Vanguard’s muni funds, including the big Vanguard Intermediate-Term Tax-Exempt (VWIUX), continue to outshine most rivals, thanks in part to low fees. Veteran muni manager Joe Deane and his partner David Hammer are generating nice returns with the Pimco Municipal Bond (PMLAX) and Pimco High-Yield Municipal Bond (PYMAX). Muni closed-end funds aren’t the bargains they were a year ago, but many still trade at close to double-digit discounts to net asset values. These include the BlackRock Municipal Target Term Trust (BTT), yielding 4.5%. Unlike nearly all closed-end muni funds, the BlackRock fund has an appealing built-in mechanism to close its discount to NAV with a scheduled maturity date in 2030.
Real Estate Investment Trust
The overall sector moved little in 2015, as measured by the big Vanguard REIT ETF (VNQ). Its 2015 return of 3.7% through the middle of last week was entirely due to dividends. Its current yield is 3.9%.
Michael Bilerman, the REIT analyst at Citigroup, projects a 5% to 10% total return for REITs in 2016, writing in his outlook report that “REITs are benefiting from solid operating fundamentals, healthy free-cash-flow growth, good dividend yields and coverage, and a meaningful amount of private capital still chasing real estate.” REITs are expected to generate mid-single-digit growth in operating profits in 2016.
There have been plenty of stories during the Christmas season about the “death of malls,” due to the growth of Amazon.com and online retailing. That isn’t apparent yet, however, in the share prices of two of the top mall REITs, Simon Property Group (SPG) and Taubman Centers (TCO). Shoppers at high-end malls often want to see clothing or luxury goods in person before buying. That may insulate them from the online threat.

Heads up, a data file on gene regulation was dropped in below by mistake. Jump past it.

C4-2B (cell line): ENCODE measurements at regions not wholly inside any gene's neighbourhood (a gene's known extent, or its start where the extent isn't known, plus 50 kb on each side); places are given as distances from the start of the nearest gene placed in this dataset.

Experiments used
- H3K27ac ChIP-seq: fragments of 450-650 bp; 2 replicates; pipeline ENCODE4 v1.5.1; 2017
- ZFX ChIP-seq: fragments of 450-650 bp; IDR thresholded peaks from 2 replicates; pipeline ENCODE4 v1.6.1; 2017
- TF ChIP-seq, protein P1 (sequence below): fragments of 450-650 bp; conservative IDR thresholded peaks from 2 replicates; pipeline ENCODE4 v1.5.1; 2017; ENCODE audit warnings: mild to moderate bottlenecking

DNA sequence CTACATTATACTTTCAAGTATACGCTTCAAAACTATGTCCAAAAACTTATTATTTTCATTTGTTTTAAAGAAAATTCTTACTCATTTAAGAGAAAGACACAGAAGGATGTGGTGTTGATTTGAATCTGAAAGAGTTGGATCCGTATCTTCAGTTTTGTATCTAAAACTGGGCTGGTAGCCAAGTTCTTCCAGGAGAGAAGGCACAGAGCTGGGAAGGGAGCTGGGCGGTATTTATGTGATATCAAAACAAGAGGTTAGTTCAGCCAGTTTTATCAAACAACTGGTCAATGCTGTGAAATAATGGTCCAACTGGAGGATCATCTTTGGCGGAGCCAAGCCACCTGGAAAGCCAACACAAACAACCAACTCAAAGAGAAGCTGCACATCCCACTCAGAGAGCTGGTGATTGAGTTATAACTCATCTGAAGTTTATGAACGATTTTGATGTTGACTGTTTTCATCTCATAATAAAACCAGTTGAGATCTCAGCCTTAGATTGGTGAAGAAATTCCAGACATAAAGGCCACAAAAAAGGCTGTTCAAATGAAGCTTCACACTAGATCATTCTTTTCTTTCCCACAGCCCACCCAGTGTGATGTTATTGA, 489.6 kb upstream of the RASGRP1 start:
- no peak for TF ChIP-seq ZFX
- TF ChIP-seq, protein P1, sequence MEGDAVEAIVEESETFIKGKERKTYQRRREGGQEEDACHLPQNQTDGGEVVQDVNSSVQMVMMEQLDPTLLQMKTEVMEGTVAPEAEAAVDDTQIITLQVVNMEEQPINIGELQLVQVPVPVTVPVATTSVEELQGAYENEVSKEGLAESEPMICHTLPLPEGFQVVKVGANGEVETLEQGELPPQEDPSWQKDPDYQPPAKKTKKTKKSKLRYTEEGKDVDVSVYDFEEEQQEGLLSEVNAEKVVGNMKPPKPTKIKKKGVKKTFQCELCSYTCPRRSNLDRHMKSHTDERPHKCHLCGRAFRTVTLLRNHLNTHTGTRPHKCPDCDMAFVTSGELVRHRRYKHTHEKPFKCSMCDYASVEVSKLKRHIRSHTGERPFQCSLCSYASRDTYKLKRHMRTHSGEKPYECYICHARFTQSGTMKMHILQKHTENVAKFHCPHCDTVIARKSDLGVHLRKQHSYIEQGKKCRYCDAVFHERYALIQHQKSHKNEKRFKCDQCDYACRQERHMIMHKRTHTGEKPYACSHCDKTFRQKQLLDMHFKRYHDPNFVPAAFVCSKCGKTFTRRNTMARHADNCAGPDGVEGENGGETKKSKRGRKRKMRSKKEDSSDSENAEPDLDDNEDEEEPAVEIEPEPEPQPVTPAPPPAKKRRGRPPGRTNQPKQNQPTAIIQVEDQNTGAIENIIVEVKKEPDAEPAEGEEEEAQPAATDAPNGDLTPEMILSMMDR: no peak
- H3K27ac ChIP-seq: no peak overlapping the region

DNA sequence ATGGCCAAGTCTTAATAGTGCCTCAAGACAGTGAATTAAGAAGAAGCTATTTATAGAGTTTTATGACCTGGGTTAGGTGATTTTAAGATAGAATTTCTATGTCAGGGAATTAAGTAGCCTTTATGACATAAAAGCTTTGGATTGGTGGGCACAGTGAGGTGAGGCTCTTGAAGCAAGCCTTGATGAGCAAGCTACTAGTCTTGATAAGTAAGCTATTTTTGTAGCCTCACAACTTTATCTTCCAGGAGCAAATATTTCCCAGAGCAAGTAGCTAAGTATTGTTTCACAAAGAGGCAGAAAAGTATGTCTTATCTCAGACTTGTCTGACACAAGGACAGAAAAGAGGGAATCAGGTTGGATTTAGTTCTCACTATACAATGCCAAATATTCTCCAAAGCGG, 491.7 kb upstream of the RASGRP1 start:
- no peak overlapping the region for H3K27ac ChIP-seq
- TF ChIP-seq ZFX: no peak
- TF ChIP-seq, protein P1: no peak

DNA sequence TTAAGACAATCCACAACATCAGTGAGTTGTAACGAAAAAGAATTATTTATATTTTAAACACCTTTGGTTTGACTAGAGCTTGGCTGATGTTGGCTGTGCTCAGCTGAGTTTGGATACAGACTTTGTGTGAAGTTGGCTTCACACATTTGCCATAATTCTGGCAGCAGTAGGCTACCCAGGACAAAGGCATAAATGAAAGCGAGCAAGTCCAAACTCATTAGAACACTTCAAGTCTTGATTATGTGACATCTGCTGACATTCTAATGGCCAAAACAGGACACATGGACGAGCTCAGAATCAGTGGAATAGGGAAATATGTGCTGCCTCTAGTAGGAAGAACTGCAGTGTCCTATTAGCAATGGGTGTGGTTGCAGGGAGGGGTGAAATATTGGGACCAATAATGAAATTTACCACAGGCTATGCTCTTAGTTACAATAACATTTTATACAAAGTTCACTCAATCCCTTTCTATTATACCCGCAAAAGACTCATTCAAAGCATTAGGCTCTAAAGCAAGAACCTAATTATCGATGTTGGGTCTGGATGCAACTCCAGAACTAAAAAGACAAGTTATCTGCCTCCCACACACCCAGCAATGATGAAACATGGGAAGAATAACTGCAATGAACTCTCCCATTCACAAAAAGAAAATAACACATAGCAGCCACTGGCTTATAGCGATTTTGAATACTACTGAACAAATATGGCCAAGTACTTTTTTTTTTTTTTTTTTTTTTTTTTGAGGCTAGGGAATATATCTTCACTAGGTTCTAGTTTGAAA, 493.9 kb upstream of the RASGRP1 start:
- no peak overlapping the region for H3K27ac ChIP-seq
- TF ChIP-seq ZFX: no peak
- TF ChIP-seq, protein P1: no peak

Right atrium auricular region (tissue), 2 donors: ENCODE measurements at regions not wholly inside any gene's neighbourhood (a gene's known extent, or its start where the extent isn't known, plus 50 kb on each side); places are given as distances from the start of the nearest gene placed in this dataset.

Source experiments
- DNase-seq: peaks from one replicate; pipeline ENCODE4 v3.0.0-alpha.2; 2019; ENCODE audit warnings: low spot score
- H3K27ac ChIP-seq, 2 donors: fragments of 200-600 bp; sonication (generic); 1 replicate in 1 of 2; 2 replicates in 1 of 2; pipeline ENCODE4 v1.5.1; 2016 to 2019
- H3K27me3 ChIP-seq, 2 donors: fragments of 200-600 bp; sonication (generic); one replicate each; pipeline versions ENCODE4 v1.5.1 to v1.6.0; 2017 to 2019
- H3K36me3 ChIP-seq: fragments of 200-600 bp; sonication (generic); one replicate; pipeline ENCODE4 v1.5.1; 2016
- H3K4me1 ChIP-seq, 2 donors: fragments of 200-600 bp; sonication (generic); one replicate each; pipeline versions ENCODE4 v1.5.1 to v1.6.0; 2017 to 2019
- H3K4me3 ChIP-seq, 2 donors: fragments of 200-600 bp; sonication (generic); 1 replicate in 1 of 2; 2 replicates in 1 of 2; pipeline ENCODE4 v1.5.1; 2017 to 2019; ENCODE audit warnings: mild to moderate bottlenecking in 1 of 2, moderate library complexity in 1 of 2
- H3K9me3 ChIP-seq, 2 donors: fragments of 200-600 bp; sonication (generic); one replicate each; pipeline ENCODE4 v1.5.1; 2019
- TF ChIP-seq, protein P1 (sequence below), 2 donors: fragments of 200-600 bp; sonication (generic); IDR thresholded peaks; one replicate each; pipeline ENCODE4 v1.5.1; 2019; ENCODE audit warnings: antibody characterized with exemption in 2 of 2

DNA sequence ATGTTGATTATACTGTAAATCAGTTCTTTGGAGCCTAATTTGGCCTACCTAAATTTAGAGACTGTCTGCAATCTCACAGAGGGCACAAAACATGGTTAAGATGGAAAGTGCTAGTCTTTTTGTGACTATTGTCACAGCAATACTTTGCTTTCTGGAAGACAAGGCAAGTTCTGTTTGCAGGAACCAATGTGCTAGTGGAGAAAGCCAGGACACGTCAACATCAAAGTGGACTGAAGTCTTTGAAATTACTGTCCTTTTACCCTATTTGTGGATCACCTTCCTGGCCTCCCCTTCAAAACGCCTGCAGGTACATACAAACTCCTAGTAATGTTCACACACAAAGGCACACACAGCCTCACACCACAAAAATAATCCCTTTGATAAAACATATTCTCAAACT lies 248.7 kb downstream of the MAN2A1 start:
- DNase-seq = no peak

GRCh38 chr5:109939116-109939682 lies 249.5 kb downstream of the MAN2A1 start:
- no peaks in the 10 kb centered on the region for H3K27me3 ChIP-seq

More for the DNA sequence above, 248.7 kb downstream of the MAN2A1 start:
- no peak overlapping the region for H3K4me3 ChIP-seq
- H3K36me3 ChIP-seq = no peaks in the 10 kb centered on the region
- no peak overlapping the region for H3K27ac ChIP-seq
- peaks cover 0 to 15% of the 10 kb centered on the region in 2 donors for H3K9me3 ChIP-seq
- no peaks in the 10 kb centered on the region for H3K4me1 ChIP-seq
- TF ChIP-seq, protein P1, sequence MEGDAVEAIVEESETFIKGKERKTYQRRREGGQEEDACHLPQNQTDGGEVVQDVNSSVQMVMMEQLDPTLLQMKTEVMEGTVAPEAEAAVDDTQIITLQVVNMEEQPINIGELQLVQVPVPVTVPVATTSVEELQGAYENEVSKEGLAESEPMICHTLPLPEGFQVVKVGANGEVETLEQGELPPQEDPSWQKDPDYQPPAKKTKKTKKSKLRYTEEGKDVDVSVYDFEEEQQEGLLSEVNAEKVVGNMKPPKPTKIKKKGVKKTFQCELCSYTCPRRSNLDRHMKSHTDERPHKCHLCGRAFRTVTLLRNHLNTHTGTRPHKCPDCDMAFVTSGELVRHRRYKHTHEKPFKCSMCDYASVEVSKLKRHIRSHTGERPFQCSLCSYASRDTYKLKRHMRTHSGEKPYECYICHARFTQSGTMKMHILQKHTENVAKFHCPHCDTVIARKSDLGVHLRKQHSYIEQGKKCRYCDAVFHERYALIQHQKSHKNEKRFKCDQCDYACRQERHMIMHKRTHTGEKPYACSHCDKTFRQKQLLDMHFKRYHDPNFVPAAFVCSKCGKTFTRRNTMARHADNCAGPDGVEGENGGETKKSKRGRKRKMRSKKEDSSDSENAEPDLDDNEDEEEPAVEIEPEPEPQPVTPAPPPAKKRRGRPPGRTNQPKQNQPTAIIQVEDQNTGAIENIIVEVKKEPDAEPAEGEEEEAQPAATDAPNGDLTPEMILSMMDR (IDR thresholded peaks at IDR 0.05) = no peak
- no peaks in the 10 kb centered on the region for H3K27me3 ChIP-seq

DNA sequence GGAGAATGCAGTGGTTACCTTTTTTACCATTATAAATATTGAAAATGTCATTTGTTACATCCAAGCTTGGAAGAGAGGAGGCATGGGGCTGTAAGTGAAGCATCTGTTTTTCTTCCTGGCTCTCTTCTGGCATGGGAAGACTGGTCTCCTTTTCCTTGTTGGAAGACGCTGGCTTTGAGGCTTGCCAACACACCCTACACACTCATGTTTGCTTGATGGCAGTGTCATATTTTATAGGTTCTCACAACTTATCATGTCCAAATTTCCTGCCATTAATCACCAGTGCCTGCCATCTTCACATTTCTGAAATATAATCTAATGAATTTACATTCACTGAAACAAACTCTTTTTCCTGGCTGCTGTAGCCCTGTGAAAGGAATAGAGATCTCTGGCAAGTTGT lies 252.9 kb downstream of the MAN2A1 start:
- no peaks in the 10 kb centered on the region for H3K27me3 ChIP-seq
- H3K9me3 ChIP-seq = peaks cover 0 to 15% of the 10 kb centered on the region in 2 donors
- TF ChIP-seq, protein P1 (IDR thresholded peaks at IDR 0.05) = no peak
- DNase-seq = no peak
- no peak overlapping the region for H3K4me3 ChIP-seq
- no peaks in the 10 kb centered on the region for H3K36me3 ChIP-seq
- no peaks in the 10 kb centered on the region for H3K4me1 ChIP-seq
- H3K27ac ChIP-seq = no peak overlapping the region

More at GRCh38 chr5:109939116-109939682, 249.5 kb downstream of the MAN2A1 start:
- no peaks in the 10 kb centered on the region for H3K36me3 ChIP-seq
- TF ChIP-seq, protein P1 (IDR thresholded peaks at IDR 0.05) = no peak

An often overlooked sector, convertibles have experienced similar selling pressure to the junk market in late 2015, as hedge funds and other investors dumped securities to meet expected investor redemptions or reduce risk.
David King, who co-manages the Columbia Convertible Securities fund (PACIX), says convertibles look statistically attractive. He points to Allergan ’s 5.5% preferred stock (AGN.PA) as a good way to play the shares of the drug maker, which has a merger deal with Pfizer. The Allergan preferred trades around $1,030, above its face value of $1,000.
The largest convertible ETF is the SPDR Barclays Convertible Securities (CWB), and there are several convertible closed-end funds that trade at double-digit discounts to their net asset values, including the Advent Claymore Convertible Securities & Income (AVK), which was changing hands last week at a 17% discount.
Amid little enthusiasm for the U.S. telecom sector, AT&T (T) and Verizon Communications (VZ) have long traded in narrow ranges, and both are valued at a modest 12 times projected 2016 earnings. Verizon, at about $47, yields 4.8%, and AT&T, at $35, 5.5%. Both are committed to their dividends.
The competitive pressures in the U.S. wireless market are well known, as are the high expense to improve cellular network quality and the erosion of wire-line operations. Dubious investors view AT&T’s purchase of DirecTV as a deal for a declining satellite-TV business.
Perhaps the best way to view the pair is as bond surrogates, with upside potential if wireless competition eases and investors accord them higher valuations.
Bank issuers dominate the market, and their improving profits and balance sheets since the financial crisis have made preferred stock a more secure investment. The bank preferred market has been strong lately, with many issues at or near 52-week highs. Yields, however, generally don’t look attractive, given the interest-rate risk.
Most bank preferred trades above face value—usually $25 a share—and the result is that those issues probably will be redeemed early, typically five or 10 years after the initial sale. This means investors should focus on the lower “yield to call,” based on the shorter expected maturity date rather than higher current yields.